Experiential avoidance, cognitive fusion, and suicide ideation among psychiatric inpatients: The role of thwarted interpersonal needs

Jared F. Roush, Sarah L. Brown, Sean M. Mitchell, Kelly C. Cukrowicz

Research output: Contribution to journalArticle

8 Scopus citations

Abstract

Objective: The interpersonal theory of suicide posits the simultaneous presence of thwarted belongingness and perceived burdensomeness (i.e., thwarted interpersonal needs) leads to active suicide ideation. According to the psychological flexibility model, psychological inflexibility is in part a product of cognitive fusion (i.e., becoming entangled or wrapped up in one’s thoughts) and experiential avoidance (i.e., avoidance of internal private experiences, which include thoughts and feelings). We hypothesized that thwarted belongingness and perceived burdensomeness, in parallel, would mediate the positive relation between experiential avoidance and suicide ideation and between cognitive fusion and suicide ideation. Method: Participants were 118 adult psychiatric inpatients who completed self-report assessments of thwarted interpersonal needs, cognitive fusion, experiential avoidance, and suicide ideation. Results: Using bootstrapped parallel mediation regression procedures, results indicated thwarted belongingness and perceived burdensomeness mediated, in parallel, the positive relation between experiential avoidance and suicide ideation and between cognitive fusion and suicide ideation. Additionally, thwarted belongingness, but not perceived burdensomeness, independently mediated the relation between cognitive fusion and suicide ideation. Conclusion: The current findings indicate that psychological inflexibility variables are associated with increased thwarted interpersonal needs and suicide ideation. The findings of this study provide support for the integration of the interpersonal theory of suicide and psychological flexibility model to improve our conceptualization of suicide risk among psychiatric inpatients. Clinical or methodological significance summary: The findings of this study provide support for the integration of the interpersonal theory of suicide and psychological flexibility model to improve our conceptualization of suicide risk among psychiatric inpatients.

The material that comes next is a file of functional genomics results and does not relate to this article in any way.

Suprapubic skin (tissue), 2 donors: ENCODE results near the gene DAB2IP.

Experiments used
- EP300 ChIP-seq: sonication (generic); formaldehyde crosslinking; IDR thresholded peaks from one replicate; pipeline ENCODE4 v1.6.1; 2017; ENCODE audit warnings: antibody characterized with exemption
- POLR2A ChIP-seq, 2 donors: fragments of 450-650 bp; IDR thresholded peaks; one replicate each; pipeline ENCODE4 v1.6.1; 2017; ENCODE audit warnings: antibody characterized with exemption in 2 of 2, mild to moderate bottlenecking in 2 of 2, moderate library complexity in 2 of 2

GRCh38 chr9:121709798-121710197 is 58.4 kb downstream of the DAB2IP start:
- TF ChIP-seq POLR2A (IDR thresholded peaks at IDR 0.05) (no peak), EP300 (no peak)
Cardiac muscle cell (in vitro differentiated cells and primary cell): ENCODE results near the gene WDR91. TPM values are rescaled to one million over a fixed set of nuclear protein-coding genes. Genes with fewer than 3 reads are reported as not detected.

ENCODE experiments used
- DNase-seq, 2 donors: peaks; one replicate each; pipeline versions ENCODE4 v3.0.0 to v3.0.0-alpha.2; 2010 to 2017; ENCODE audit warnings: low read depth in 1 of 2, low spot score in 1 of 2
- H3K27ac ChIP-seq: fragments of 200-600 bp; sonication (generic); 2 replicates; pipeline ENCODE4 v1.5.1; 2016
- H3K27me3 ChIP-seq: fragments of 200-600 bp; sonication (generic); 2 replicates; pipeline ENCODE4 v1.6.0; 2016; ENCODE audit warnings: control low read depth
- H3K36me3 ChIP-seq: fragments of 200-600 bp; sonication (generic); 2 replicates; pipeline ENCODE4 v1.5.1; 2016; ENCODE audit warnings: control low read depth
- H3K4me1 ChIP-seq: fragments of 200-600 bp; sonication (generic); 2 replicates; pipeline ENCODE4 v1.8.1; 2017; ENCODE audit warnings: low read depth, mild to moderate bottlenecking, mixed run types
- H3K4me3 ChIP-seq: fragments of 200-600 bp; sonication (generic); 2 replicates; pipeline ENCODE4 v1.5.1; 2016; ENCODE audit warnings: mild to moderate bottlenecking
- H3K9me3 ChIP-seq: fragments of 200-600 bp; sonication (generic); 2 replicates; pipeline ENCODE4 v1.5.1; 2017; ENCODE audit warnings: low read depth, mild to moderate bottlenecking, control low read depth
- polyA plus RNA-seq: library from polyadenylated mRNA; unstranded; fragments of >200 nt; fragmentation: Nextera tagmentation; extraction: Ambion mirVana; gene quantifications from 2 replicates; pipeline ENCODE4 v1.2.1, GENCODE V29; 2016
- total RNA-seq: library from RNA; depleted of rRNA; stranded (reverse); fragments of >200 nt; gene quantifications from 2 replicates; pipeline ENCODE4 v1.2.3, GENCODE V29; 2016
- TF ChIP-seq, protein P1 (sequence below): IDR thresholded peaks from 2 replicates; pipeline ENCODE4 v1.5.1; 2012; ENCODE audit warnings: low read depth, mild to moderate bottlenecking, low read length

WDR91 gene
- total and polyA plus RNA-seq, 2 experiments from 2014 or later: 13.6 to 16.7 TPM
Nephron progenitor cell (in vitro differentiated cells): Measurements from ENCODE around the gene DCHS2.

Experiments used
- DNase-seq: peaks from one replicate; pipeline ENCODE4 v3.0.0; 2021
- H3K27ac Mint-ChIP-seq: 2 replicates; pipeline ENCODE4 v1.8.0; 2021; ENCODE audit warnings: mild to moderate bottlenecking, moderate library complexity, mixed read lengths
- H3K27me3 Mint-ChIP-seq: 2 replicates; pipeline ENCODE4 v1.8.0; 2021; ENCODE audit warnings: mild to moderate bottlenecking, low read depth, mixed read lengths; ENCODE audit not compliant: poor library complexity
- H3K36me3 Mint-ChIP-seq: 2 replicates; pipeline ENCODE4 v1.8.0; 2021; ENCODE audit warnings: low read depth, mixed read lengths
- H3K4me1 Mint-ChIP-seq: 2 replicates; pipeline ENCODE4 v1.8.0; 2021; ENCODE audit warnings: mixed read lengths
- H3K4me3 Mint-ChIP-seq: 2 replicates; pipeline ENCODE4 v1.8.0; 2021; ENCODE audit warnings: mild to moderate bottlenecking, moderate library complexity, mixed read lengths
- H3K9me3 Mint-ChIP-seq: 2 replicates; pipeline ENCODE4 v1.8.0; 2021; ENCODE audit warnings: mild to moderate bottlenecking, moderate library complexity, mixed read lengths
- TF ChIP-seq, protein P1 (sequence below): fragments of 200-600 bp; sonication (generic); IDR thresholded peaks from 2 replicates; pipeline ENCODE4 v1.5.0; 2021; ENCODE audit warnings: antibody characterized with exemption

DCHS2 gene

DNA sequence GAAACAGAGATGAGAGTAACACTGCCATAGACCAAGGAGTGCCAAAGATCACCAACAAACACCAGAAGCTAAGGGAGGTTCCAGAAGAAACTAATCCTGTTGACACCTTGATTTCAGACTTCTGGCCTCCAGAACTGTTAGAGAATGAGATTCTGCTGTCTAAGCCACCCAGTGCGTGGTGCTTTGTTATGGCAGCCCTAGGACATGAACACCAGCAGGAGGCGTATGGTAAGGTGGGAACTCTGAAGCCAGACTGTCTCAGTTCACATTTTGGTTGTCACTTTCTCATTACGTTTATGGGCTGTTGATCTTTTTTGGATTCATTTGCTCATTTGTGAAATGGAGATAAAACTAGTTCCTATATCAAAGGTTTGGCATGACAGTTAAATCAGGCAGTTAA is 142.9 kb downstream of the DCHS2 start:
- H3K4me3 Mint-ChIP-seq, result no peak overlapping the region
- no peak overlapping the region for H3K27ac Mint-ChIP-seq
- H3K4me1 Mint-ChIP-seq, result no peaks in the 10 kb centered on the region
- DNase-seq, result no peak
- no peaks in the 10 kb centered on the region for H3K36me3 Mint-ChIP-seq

Original languageEnglish
Pages (from-to)514-523
Number of pages10
JournalPsychotherapy Research
Volume29
Issue number4
DOIs
StatePublished - Jul 4 2019

Keywords

  • perceived burdensomeness
  • suicide
  • thwarted belongingness

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